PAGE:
Muslims believe that certain conditions have to be met for the prayer to be answered: It is addressed to the One True God, does not join another deity with God, and does not ask for what God has prohibited.
However, God answers prayers as He wills. Similar to what Christians believe, He may grant it as it is, grant something better, or may not grant it since the outcome will be bad: But it is possible that you dislike a thing that is good for you, and that you love a thing that is bad for you. God knows, and you do not (2:216).
Also, God may choose not to interfere or change the flow of events. We see this when the various Prophets and their followers were persecuted. When one Muslim asked the Prophet to pray for deliverance, the Prophet replied, that this is the fate of all sincere believers and that they must be steadfast and patient in God's path. Thus God allows apparently bad things to happen and delays the prayer's acceptance. The Prophet said: Each person's prayer is granted if he or she does not grow impatient and say: I prayed, but it was not granted' (Muslim, Dhikr 6593).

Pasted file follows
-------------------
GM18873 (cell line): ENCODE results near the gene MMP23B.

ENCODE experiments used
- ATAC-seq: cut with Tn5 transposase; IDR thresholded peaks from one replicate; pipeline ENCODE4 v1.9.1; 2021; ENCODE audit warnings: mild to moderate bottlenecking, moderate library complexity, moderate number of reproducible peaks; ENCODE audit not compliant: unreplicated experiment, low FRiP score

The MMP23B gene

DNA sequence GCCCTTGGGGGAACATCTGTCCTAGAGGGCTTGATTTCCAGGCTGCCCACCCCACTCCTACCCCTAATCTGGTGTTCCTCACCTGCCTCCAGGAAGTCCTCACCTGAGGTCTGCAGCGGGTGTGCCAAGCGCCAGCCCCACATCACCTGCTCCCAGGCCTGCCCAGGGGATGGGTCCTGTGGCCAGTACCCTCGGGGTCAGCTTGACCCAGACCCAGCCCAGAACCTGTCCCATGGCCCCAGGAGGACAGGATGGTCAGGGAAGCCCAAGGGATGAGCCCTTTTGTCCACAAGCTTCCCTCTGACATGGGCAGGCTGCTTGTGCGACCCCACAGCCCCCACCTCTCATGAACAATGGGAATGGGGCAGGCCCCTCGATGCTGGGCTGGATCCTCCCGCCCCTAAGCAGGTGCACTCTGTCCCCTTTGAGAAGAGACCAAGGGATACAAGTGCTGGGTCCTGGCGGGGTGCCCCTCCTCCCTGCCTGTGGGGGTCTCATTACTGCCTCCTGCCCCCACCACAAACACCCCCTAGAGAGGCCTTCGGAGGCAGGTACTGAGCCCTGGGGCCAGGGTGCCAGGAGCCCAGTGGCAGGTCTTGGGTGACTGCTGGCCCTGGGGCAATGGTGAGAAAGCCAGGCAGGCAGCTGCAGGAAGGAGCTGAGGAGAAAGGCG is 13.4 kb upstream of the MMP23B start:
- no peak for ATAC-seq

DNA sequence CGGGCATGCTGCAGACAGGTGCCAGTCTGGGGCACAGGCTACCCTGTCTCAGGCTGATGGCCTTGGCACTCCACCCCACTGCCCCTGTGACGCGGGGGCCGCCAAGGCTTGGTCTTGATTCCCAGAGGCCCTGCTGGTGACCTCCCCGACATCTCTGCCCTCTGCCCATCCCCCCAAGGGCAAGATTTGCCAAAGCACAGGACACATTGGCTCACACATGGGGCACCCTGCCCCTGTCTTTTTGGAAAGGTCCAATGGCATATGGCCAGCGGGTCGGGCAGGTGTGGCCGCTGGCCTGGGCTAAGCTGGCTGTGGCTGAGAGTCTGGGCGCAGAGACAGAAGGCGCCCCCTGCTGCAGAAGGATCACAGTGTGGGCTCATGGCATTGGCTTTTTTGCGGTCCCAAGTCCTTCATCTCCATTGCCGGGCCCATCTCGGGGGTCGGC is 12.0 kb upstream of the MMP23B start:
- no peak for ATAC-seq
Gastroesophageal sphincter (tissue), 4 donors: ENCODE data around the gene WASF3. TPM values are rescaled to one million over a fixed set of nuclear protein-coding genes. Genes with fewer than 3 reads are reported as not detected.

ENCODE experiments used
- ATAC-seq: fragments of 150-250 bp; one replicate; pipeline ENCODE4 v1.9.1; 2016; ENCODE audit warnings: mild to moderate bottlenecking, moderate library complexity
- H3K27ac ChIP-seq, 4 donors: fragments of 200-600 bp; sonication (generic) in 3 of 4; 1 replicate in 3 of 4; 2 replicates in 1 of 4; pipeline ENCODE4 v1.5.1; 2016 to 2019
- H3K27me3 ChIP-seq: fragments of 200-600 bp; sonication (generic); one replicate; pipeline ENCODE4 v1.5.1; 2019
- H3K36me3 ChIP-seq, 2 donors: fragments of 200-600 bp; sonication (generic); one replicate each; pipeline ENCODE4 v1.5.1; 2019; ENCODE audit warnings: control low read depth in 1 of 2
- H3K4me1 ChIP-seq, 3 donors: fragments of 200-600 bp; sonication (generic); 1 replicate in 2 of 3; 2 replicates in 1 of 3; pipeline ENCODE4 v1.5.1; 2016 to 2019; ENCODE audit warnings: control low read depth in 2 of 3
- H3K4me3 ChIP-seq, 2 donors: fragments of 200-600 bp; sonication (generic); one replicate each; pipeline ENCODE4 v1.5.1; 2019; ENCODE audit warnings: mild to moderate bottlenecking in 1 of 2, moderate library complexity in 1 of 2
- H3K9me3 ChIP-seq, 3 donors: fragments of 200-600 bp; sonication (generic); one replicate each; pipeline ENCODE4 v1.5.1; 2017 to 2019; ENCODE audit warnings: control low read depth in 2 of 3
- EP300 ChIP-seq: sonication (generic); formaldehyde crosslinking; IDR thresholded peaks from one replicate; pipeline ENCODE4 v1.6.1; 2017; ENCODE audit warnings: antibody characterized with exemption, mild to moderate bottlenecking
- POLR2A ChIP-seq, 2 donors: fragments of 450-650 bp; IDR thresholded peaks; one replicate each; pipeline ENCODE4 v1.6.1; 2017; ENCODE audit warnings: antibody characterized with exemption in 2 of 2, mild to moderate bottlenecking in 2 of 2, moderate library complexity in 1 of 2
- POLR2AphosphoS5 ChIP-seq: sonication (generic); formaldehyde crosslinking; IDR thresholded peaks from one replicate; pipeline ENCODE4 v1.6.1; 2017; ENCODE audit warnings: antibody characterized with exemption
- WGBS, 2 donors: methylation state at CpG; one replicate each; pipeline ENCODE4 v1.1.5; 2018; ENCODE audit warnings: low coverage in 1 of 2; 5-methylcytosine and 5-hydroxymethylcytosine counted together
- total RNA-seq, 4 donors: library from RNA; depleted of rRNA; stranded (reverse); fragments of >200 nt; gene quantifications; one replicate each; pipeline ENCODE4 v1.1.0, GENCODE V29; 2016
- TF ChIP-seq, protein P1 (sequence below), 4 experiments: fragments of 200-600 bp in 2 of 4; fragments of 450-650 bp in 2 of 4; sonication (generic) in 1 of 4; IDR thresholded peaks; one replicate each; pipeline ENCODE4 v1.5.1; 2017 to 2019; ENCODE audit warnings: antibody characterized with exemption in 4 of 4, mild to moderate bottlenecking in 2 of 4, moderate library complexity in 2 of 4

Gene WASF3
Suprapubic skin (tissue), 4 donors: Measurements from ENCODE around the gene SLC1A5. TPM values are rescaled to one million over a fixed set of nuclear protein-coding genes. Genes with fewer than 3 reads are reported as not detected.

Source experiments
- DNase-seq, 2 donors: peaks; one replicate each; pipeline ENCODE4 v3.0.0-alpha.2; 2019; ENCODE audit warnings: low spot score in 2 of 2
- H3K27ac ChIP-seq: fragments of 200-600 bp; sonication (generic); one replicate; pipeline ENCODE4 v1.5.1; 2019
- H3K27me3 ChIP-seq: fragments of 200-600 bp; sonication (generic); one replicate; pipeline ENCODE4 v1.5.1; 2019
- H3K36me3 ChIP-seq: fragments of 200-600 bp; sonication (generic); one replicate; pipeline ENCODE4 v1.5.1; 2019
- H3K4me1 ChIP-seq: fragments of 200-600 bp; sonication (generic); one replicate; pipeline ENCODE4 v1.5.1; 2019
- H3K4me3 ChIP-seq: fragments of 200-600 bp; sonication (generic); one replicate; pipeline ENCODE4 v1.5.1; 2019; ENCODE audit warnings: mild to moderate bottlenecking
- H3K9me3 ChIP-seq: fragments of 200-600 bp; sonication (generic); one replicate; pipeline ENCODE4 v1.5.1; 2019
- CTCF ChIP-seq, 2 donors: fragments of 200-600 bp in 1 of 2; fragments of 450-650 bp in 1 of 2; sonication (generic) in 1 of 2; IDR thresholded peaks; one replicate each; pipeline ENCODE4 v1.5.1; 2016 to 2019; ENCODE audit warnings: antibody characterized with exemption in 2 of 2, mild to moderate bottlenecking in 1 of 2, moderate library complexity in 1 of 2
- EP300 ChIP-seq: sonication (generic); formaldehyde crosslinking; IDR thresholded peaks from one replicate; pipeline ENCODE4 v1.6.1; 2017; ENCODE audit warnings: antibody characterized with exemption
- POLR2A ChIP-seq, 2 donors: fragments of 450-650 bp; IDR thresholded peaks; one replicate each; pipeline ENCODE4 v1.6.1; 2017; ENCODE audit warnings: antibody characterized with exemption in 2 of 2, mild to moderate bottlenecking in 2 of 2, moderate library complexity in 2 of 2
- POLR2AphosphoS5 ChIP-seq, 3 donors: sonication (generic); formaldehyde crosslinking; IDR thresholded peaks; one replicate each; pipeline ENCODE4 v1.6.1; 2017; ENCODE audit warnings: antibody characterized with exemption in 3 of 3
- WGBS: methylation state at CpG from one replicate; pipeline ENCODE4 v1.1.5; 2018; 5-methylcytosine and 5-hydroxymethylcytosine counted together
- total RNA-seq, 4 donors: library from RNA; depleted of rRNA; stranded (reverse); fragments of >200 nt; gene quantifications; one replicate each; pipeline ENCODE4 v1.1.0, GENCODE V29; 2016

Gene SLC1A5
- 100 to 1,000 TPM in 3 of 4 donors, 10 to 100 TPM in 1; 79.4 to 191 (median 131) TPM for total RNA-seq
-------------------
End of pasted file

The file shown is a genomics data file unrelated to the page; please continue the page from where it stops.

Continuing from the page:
Christian and Islamic traditions consider it most appropriate to start a prayer by glorifying God. For Muslims, this is reflected in the first surah, which has to be recited throughout the five daily prescribed prayers: In the name of God, the Compassionate, the Merciful. All praise is due to God, Lord of the Worlds. The Compassionate, the Merciful. Master of the Day of Judgment. We serve You and implore You for help. Keep us on the right path. The path of those upon whom You have bestowed favors. Not (the path) of those who have earned Your Wrath or of those who go astray (1:1-7)
The first four verses praise, thank, and glorify God. The fifth one is either a statement or prayer to reach a certain quality. The last two are supplications. The Prophet told his Companions to start their prayers by praising God, and his own prayers were intertwined with glorifications of God. Many prayers reported in the Qur'an also start with praise of and thanks to God.